Classrooms should be safe havens. They are places of learning, discovery and newfound knowledge. The good ones embody other values too - inclusion, equality between students and the right to access education free of discrimination.
But quietly at the end of last year the Department for Education moved to change all that. Without consultation, let alone a debate in the House of Commons, it demanded schools record the nationality and birthplace of every child.
It is a change which threatens the very essence of what our schools should be.
The school gates should not be a border checkpoint and teachers should not act as immigration officers. But despite widespread opposition, the data is being shared with the Home Office for the purpose of immigration enforcement.
The Government's explanation of how the information will be used has been murky at best. At worst it is deliberately deceptive. A Freedom of Information request revealed the Home Office's plan is to create a 'hostile environment' in schools in order to shrink the migrant population.
Information about 1,500 children is now being handed over to the Home Office each month. Their names, addresses and other confidential, personal data are fair game it seems, if there's a chance 'undesirables' can be tracked down.
It's already happening. In October last year, a response to an FOI revealed the Home Office had accessed the database 18 times, which included attempts to track down parents suspected of committing immigration offences.
And if that wasn't bad enough, leaked cabinet letters also revealed that under Theresa May, the Home Office wanted schools to carry out immigration checks with a plan to push the children of some migrants to the bottom of the list for school places.
It's an insidious, damaging policy hidden behind the apparently innocuous school census. Examples of enforcement of the policy have already emerged across the country. In some cases, forms about the new nationality questions have not made it clear to parents they have the right to refuse to provide information. Children themselves have been asked for the information without their parents present and schools have used copies of ID already held to provide the data without asking parents. Schools have even been told to ascribe a nationality to a pupil if no information has been provided. This will subsequently be stored on the register, forever, even though it might be incorrect.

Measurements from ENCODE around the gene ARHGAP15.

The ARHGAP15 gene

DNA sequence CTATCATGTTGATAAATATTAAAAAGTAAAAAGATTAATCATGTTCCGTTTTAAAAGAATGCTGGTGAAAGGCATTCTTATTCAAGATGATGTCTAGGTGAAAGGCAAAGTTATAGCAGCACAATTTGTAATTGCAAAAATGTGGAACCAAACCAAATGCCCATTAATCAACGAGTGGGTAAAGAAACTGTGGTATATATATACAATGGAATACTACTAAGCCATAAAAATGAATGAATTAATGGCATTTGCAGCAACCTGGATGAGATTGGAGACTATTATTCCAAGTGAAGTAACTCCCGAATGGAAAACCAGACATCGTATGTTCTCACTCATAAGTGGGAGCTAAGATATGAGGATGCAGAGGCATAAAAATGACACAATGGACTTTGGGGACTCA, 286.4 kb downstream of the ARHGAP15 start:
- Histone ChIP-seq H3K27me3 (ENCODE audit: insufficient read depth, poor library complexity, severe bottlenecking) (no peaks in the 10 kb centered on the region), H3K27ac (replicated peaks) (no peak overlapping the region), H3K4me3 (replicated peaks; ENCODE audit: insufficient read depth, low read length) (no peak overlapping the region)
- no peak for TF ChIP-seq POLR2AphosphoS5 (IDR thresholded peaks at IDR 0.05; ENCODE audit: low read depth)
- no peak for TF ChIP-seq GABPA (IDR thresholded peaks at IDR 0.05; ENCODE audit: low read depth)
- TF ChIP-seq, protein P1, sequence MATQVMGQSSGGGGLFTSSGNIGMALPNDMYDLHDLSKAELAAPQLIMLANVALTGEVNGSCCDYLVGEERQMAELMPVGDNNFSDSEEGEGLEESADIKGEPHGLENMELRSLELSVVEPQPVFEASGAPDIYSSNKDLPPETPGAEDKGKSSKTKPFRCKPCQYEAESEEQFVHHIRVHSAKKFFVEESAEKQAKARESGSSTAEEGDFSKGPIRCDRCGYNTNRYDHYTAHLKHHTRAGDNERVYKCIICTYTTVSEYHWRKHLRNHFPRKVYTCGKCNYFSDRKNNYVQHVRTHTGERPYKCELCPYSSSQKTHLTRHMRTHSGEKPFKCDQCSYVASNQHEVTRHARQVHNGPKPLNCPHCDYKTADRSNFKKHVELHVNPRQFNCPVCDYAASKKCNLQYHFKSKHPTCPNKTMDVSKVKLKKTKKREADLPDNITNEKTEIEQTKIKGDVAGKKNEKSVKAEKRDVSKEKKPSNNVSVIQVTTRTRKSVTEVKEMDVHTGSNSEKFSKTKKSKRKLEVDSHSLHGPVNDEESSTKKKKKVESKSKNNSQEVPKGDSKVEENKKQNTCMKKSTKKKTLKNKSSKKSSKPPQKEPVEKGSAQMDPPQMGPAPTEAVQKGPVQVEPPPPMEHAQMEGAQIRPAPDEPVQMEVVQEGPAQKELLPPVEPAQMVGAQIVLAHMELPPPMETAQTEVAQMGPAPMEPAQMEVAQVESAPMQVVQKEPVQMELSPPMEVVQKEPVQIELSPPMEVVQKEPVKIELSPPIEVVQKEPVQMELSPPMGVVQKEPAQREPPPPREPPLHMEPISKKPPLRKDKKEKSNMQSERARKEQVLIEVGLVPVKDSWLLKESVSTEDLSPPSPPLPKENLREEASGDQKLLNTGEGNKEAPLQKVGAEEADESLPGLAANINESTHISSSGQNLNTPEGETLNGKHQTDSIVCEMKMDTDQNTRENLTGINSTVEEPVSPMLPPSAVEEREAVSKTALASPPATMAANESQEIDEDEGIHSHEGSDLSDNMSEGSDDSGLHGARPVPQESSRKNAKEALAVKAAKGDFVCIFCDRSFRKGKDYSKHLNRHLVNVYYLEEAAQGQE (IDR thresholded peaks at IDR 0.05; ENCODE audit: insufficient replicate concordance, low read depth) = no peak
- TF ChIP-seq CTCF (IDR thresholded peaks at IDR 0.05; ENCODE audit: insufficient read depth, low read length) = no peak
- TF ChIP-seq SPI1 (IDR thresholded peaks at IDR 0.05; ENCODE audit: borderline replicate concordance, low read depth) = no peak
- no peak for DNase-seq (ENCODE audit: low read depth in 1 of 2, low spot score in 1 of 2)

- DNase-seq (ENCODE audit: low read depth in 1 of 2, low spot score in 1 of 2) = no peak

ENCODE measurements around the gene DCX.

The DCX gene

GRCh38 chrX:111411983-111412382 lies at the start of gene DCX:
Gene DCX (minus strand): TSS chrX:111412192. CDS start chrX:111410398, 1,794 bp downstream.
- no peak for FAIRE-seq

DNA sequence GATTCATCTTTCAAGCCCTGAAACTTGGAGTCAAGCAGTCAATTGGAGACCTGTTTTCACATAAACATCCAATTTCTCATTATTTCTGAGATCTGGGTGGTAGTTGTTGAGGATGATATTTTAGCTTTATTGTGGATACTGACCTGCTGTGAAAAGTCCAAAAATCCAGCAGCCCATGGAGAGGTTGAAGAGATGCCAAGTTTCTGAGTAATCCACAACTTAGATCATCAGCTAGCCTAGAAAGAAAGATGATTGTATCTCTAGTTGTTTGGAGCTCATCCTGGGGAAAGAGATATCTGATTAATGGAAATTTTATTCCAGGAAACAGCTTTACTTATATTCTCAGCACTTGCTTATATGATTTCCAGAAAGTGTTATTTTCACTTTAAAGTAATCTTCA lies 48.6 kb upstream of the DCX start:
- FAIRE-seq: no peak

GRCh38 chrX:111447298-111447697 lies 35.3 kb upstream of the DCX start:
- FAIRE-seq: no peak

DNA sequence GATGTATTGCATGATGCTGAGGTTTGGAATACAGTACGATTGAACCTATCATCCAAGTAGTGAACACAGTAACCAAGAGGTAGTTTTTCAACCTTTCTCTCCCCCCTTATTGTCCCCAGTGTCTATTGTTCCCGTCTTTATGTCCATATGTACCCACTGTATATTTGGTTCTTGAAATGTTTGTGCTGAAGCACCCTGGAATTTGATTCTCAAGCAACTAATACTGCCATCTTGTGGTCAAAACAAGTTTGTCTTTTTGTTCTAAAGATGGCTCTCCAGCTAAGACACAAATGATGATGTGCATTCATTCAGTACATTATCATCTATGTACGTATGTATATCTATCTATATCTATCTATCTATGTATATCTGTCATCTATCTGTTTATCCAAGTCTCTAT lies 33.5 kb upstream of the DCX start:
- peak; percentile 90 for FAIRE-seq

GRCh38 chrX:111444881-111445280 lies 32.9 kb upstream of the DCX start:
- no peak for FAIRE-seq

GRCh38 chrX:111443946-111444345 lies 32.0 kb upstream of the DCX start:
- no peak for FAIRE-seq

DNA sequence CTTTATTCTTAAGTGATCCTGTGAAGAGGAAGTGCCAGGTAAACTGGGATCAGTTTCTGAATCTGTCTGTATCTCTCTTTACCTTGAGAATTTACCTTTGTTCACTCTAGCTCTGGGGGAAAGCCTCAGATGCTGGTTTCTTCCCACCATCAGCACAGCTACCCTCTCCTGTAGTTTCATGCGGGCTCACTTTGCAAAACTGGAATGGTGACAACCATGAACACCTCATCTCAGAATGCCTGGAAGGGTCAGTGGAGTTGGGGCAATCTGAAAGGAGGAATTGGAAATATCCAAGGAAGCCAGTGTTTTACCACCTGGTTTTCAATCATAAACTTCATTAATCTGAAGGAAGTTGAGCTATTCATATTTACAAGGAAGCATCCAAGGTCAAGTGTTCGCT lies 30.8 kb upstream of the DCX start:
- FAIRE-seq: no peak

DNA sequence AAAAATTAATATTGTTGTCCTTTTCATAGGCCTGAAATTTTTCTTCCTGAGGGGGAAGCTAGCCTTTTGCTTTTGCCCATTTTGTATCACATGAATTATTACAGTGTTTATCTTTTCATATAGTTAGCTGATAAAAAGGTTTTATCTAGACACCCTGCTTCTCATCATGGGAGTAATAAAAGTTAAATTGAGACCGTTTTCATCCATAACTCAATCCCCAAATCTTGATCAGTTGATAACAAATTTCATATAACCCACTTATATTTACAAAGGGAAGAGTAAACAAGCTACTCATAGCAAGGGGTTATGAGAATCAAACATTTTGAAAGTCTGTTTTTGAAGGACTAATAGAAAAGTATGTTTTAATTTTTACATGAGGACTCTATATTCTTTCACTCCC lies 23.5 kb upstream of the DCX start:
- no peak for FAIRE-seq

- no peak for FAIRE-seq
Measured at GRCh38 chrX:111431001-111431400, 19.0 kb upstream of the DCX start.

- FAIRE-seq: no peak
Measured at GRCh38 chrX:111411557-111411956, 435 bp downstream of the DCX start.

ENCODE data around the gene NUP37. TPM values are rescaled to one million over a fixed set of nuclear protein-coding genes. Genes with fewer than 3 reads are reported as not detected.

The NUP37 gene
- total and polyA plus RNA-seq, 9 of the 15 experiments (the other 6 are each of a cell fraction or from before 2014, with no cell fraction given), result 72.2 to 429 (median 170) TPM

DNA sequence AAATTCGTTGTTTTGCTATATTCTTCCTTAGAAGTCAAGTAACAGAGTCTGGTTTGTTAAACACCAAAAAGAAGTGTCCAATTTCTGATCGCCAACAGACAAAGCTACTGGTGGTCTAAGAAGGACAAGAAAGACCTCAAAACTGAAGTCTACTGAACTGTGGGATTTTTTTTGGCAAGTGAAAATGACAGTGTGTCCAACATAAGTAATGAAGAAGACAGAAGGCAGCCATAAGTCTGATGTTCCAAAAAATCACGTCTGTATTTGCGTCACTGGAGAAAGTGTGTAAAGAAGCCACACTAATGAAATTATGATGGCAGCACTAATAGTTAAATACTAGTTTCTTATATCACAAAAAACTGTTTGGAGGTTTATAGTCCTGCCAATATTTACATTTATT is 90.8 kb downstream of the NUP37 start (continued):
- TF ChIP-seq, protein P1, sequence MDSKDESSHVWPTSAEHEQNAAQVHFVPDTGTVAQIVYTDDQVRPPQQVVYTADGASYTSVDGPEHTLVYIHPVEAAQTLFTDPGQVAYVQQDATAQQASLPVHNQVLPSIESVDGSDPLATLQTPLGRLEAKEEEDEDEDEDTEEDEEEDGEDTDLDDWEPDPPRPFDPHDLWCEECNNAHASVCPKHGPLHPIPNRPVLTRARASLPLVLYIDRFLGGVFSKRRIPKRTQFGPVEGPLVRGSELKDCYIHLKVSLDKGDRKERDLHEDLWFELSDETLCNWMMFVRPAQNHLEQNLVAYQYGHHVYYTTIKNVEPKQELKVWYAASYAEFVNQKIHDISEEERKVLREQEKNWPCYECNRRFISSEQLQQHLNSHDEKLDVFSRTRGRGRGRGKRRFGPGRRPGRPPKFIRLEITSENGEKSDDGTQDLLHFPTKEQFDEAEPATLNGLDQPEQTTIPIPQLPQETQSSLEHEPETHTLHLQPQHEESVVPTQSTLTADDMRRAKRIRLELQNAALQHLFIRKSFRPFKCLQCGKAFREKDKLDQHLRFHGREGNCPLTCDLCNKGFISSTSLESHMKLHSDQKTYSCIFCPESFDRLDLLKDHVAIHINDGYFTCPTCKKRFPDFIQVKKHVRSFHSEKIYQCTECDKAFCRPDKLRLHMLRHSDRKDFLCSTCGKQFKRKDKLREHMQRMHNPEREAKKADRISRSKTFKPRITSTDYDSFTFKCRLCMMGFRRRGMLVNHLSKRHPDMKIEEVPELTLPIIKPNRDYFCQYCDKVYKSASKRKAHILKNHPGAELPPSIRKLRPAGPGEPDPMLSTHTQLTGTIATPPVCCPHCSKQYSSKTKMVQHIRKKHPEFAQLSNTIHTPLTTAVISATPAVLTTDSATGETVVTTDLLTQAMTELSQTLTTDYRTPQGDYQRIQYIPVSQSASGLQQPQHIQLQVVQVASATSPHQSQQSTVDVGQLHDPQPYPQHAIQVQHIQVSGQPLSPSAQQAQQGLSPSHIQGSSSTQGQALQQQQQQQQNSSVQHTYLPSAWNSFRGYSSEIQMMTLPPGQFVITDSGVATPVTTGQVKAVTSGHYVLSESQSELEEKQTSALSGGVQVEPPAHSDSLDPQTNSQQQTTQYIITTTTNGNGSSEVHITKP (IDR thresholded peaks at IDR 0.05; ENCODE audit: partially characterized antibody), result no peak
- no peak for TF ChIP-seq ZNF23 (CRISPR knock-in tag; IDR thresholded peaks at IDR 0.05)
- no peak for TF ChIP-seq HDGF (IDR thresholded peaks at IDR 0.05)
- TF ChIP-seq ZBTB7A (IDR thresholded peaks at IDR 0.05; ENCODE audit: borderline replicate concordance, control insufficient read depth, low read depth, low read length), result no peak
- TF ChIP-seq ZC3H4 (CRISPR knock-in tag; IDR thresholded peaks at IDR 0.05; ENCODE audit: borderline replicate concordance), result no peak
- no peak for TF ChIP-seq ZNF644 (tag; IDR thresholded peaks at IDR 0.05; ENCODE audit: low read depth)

At Garth Hill College in Bracknell, parents were sent different emails depending on their child's ethnicity. Those recorded as white British were asked to respond only if that was incorrect. Those with a different recorded ethnicity were told to send in birthplace data urgently. Elsewhere campaigners have discovered examples of only children with "foreign-sounding names" being asked for data.
It is little wonder that human rights group Liberty and the National Union of Teachers have voiced their concern and opposition.
Post-referendum Britain is already witnessing a growing climate of hostility towards migrants, with an upswing of hate crime incidents following the Brexit vote. This plan for schools comes hot on the heels of similar proposals that companies should also list foreign workers, which were widely opposed as toxic.
The latest moves on schools go further still. If xenophobic policies continue to push the boundaries of acceptability we could well end up with our own version of Marine Le Pen's proposal to bar children of jobless foreigners from state schools entirely, unless their parents pay.
Education is a right, not a privilege. We need to let children be children, and support them to learn and grow in a safe and secure environment. Every parent should be able to send their child to school without fear.
Please join us in opposing segregation by passport. No one should be discriminated against because of their nationality, and teaching such discrimination to children from an early age is a lesson in how to spread fear, hatred and division. We all deserve better.
Jonathan Bartley is the co-leader of the Green Party